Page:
Kenya Family Stricken After Drinking Foul Water

By Zachary Ochieng

NAIROBI - Michael Onyango, 26, a resident of one of Nairobi’s poorer neighborhoods,  groans on his bed at the Kenyatta National Hospital, East Africa’s largest teaching and referral institution.  In another ward, his wife, Jane, and two-year-old daughter, Magdalene, wait patiently for the nurses to do their rounds.

The Onyangos have been admitted here following a diagnosis of typhoid and amoebic dysentery after drinking sewerage water. They had also bathed in the foul water.
“We had gone for two days without a shower due to the current water shortage and I had no money to buy even a gallon,” Mr. Onyango, a construction worker recalled from his hospital bed. “When I saw a burst pipe splashing water near my house, I called my wife to join me in fetching the water. This was an opportunity we could not lose.”
Even though the water did not appear clean, Mr. Onyango did not give it a second thought. “All my family needed was water. To us, the source did not matter.”

Two days later, a crew from the Nairobi Water and Sewerage Company arrived to seal the broken pipe. By then the Onyangos had begun suffering bouts of diarrhea and vomiting. They had rashes all over their bodies. When the crew told them that the broken pipe had been gushing sewage, the family went to a neighborhood dispensary. The dispensary sent immediately to Kenyatta National Hospital.
The family joined a growing number of people suffering from water-related illnesses in Kenya and around the world. Almost half the population of the developing world is suffering from one or more of the main diseases associated with inadequate provision of water and sanitation, according to WaterAid, an international charity. Its mission is to overcome poverty by helping the world’s poorest people gain access to safe water, sanitation and hygiene.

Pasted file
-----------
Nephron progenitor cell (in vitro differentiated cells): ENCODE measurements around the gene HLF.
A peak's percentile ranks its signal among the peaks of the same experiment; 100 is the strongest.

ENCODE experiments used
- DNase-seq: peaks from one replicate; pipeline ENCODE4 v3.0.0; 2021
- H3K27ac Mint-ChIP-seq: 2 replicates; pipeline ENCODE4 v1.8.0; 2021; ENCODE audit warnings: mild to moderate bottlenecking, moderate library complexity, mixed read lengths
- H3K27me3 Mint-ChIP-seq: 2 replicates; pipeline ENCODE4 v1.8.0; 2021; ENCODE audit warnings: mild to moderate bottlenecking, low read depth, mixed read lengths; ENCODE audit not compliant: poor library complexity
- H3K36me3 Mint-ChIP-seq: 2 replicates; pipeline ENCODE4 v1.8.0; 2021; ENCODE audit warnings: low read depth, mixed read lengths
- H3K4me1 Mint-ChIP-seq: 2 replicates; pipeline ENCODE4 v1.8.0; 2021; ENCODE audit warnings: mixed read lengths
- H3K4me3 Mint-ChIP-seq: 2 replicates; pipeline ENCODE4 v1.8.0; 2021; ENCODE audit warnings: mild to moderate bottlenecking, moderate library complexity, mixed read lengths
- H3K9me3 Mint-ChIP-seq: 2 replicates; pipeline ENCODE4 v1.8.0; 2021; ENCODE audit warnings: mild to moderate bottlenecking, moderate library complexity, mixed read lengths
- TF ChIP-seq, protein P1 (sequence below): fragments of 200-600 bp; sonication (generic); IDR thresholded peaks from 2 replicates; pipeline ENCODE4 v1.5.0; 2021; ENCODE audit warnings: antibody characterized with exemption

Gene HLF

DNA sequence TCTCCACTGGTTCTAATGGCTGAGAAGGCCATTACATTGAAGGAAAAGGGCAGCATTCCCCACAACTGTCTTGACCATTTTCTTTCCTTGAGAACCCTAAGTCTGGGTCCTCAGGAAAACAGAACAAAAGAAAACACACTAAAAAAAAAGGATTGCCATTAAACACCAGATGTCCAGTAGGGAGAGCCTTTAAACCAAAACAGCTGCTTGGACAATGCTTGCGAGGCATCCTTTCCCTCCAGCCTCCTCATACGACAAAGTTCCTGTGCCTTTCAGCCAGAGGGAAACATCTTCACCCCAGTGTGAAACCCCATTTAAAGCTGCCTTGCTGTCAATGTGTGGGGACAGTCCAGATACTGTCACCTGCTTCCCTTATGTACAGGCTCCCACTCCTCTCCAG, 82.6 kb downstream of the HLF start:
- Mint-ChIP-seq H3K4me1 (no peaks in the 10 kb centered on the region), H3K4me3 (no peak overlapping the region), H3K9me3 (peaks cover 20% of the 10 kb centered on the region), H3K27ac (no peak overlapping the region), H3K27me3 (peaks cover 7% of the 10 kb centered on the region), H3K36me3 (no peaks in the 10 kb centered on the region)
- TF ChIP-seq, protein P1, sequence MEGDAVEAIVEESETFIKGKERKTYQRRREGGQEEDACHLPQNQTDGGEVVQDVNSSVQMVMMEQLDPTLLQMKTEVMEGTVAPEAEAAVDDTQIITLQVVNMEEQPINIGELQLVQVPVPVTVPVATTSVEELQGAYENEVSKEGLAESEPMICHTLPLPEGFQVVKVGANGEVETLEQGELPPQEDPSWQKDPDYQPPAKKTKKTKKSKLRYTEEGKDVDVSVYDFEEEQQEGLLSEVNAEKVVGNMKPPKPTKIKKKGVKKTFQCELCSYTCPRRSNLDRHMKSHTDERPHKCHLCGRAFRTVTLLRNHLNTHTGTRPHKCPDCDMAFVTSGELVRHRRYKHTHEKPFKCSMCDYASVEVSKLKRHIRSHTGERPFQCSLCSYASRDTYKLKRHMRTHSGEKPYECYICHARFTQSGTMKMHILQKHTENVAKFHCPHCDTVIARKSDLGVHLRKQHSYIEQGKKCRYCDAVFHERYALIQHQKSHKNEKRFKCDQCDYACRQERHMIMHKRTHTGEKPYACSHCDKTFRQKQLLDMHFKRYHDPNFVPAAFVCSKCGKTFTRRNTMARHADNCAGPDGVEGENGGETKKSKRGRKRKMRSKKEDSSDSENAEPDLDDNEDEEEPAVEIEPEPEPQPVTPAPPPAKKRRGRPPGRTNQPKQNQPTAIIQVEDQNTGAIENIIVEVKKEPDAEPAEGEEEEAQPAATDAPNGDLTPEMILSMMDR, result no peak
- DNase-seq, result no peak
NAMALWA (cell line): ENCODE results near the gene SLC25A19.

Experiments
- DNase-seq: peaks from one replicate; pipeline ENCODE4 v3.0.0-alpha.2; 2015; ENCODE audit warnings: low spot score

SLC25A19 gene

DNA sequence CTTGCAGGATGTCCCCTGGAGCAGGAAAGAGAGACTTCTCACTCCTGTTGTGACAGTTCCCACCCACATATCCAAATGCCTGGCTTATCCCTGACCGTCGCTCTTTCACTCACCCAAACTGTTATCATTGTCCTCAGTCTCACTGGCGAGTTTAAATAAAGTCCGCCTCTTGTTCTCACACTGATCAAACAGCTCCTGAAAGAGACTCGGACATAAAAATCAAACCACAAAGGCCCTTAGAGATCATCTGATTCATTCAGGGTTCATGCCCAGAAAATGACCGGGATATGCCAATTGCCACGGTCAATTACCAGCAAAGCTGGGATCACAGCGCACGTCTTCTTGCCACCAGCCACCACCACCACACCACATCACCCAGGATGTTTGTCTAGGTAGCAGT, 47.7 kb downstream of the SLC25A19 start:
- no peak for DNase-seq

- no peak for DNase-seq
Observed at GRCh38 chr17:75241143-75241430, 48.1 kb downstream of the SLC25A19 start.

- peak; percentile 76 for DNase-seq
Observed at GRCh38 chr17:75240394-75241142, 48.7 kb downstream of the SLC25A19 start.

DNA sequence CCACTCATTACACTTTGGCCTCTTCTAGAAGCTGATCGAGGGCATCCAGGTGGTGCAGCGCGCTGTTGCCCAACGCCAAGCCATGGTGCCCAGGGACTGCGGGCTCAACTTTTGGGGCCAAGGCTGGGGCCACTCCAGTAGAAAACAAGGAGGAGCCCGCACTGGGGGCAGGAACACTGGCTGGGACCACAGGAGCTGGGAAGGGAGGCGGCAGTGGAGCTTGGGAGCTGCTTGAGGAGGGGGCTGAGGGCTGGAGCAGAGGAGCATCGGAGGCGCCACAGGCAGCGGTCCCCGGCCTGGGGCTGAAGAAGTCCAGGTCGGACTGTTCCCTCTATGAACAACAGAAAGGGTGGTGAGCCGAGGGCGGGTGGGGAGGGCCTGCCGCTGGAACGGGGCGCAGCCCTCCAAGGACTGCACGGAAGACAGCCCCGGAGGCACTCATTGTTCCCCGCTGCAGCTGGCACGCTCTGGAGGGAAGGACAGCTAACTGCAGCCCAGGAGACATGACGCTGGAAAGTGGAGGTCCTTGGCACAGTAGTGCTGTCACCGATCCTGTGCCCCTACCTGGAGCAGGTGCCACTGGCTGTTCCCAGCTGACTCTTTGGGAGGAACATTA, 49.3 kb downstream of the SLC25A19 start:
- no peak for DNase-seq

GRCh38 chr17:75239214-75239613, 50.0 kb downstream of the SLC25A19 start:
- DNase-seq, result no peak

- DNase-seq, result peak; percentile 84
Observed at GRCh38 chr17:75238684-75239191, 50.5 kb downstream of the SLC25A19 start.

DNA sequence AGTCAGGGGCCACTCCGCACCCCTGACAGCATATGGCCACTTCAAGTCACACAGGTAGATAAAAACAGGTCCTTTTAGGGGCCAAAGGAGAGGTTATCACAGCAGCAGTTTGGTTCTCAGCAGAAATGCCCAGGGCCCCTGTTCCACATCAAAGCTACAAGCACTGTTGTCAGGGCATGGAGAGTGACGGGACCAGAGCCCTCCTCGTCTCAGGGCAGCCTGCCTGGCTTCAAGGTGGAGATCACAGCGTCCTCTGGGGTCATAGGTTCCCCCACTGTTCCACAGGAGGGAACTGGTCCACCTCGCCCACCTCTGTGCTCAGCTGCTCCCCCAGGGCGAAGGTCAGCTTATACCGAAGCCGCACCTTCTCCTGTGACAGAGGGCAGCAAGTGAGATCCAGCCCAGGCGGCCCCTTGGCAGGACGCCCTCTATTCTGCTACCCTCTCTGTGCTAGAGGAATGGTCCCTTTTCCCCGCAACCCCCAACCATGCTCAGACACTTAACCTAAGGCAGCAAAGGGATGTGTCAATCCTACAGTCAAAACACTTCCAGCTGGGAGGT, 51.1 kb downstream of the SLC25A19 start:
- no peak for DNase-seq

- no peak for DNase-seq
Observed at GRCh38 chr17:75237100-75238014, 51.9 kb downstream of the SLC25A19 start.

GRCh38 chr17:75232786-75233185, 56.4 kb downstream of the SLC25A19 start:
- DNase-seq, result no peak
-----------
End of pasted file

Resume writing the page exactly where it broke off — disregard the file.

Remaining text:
Half of the developing world’s hospital beds are occupied by patients suffering from water-related diseases. Worse still, 884 million people,  roughly one eighth of the world’s population, do not have access to safe water. Some experts say the total is even higher. Each year,  1.8 million children die as a result of diseases caused by unclean water and poor sanitation. This amounts to around 5,000 deaths a day.
The debilitating illness that befell the Onyangos is a story replicated in slums and middle class areas of Nairobi as a water shortage continues to bite. Records at Kenyatta National Hospital indicate that water borne diseases such as diarrhea and gastroenteritis are the second leading causes of mortality in Kenya after HIV/AIDS.
In the sprawling Kibera area of Nairobi, sub-Saharan Africa’s largest slum settlement, hardly a week passes without such a case being recorded. “Due to the persistent water shortage, we advise the patients to boil their drinking water since they do not know the source of the water that vendors sell to them”, says Dr Frederick Ochieng who runs a clinic in Kibera.
Nairobi’s reservoirs have been running particularly low on water.  Experts say the lower water levels are the result of the destruction of forest lands that have historically absorbed water that eventually reached the reservoirs. Land developers are being blamed.   Nairobi Water and Sewerage Company executives say they expect rationing of water to be necessary until the reservoirs are replenished by seasonal rains. #


Photo by Zachary Ochieng

Dr. Frederick Ochieng examines a patient suspected to have contracted a water borne disease at Nairobi’s Kibera slums.

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